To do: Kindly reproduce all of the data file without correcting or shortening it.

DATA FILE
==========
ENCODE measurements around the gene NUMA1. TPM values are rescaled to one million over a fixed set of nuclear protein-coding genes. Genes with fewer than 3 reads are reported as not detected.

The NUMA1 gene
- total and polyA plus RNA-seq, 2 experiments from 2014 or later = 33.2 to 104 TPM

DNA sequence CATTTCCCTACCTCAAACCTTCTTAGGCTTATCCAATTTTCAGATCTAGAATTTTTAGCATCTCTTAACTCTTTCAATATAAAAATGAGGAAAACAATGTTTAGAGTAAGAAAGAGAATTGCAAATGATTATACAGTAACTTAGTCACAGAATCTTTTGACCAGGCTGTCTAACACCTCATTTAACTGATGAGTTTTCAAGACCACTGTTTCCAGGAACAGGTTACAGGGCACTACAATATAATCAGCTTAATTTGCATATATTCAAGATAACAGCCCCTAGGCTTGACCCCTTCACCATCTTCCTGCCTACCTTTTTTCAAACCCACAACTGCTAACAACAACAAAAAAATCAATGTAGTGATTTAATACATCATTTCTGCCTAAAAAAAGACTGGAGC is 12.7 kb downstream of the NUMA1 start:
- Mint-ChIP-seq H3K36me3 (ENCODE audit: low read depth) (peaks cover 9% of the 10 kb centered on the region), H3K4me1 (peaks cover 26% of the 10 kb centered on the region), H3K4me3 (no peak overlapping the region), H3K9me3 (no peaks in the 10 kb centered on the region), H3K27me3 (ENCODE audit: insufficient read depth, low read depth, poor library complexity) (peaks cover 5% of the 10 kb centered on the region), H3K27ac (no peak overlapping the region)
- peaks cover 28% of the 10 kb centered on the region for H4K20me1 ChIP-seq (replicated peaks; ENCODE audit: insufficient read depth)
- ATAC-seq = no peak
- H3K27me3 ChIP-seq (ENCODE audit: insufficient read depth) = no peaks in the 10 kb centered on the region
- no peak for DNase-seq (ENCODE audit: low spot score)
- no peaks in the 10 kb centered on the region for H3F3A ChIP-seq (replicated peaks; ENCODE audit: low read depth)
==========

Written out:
ENCODE measurements around the gene NUMA1. TPM values are rescaled to one million over a fixed set of nuclear protein-coding genes. Genes with fewer than 3 reads are reported as not detected.

The NUMA1 gene
- total and polyA plus RNA-seq, 2 experiments from 2014 or later = 33.2 to 104 TPM

DNA sequence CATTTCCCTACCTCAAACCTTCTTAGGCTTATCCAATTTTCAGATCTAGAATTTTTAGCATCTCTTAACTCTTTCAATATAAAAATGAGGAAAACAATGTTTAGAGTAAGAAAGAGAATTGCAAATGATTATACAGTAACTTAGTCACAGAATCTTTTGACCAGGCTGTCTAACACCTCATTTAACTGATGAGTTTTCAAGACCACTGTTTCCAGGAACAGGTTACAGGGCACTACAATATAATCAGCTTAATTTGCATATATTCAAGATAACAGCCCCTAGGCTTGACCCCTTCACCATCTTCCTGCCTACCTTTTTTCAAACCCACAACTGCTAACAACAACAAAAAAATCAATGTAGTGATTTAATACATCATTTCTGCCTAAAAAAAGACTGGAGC is 12.7 kb downstream of the NUMA1 start:
- Mint-ChIP-seq H3K36me3 (ENCODE audit: low read depth) (peaks cover 9% of the 10 kb centered on the region), H3K4me1 (peaks cover 26% of the 10 kb centered on the region), H3K4me3 (no peak overlapping the region), H3K9me3 (no peaks in the 10 kb centered on the region), H3K27me3 (ENCODE audit: insufficient read depth, low read depth, poor library complexity) (peaks cover 5% of the 10 kb centered on the region), H3K27ac (no peak overlapping the region)
- peaks cover 28% of the 10 kb centered on the region for H4K20me1 ChIP-seq (replicated peaks; ENCODE audit: insufficient read depth)
- ATAC-seq = no peak
- H3K27me3 ChIP-seq (ENCODE audit: insufficient read depth) = no peaks in the 10 kb centered on the region
- no peak for DNase-seq (ENCODE audit: low spot score)
- no peaks in the 10 kb centered on the region for H3F3A ChIP-seq (replicated peaks; ENCODE audit: low read depth)